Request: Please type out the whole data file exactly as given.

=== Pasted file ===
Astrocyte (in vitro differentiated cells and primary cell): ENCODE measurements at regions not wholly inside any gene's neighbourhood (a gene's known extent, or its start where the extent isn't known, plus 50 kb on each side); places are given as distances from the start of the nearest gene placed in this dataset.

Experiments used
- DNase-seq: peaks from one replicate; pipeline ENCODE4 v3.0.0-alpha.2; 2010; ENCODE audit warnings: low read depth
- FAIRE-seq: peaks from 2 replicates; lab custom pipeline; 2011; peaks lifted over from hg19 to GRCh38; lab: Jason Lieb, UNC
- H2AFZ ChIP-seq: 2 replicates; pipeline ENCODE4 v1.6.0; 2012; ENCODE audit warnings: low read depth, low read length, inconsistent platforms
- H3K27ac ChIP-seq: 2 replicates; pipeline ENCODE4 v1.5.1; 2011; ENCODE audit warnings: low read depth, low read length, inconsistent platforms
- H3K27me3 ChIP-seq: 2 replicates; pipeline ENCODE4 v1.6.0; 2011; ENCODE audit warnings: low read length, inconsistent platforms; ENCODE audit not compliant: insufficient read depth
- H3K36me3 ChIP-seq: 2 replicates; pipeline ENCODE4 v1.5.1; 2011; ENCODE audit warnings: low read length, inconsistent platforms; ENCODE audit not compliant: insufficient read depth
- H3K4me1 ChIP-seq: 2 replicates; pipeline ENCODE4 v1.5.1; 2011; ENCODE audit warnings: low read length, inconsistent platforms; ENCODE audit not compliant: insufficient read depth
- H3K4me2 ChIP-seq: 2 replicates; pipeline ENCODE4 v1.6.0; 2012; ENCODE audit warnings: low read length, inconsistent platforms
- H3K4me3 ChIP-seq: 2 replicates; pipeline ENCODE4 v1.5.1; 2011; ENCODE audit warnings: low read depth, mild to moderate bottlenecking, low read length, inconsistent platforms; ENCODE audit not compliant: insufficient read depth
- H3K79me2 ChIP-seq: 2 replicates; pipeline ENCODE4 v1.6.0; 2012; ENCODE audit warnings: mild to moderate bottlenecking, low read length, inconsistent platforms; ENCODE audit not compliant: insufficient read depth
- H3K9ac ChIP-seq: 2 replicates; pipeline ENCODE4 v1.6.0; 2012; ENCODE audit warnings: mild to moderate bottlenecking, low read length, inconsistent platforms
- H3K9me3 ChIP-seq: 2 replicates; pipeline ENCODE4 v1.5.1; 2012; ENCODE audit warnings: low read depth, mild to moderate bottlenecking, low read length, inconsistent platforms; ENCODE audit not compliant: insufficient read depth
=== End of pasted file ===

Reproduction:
Astrocyte (in vitro differentiated cells and primary cell): ENCODE measurements at regions not wholly inside any gene's neighbourhood (a gene's known extent, or its start where the extent isn't known, plus 50 kb on each side); places are given as distances from the start of the nearest gene placed in this dataset.

Experiments used
- DNase-seq: peaks from one replicate; pipeline ENCODE4 v3.0.0-alpha.2; 2010; ENCODE audit warnings: low read depth
- FAIRE-seq: peaks from 2 replicates; lab custom pipeline; 2011; peaks lifted over from hg19 to GRCh38; lab: Jason Lieb, UNC
- H2AFZ ChIP-seq: 2 replicates; pipeline ENCODE4 v1.6.0; 2012; ENCODE audit warnings: low read depth, low read length, inconsistent platforms
- H3K27ac ChIP-seq: 2 replicates; pipeline ENCODE4 v1.5.1; 2011; ENCODE audit warnings: low read depth, low read length, inconsistent platforms
- H3K27me3 ChIP-seq: 2 replicates; pipeline ENCODE4 v1.6.0; 2011; ENCODE audit warnings: low read length, inconsistent platforms; ENCODE audit not compliant: insufficient read depth
- H3K36me3 ChIP-seq: 2 replicates; pipeline ENCODE4 v1.5.1; 2011; ENCODE audit warnings: low read length, inconsistent platforms; ENCODE audit not compliant: insufficient read depth
- H3K4me1 ChIP-seq: 2 replicates; pipeline ENCODE4 v1.5.1; 2011; ENCODE audit warnings: low read length, inconsistent platforms; ENCODE audit not compliant: insufficient read depth
- H3K4me2 ChIP-seq: 2 replicates; pipeline ENCODE4 v1.6.0; 2012; ENCODE audit warnings: low read length, inconsistent platforms
- H3K4me3 ChIP-seq: 2 replicates; pipeline ENCODE4 v1.5.1; 2011; ENCODE audit warnings: low read depth, mild to moderate bottlenecking, low read length, inconsistent platforms; ENCODE audit not compliant: insufficient read depth
- H3K79me2 ChIP-seq: 2 replicates; pipeline ENCODE4 v1.6.0; 2012; ENCODE audit warnings: mild to moderate bottlenecking, low read length, inconsistent platforms; ENCODE audit not compliant: insufficient read depth
- H3K9ac ChIP-seq: 2 replicates; pipeline ENCODE4 v1.6.0; 2012; ENCODE audit warnings: mild to moderate bottlenecking, low read length, inconsistent platforms
- H3K9me3 ChIP-seq: 2 replicates; pipeline ENCODE4 v1.5.1; 2012; ENCODE audit warnings: low read depth, mild to moderate bottlenecking, low read length, inconsistent platforms; ENCODE audit not compliant: insufficient read depth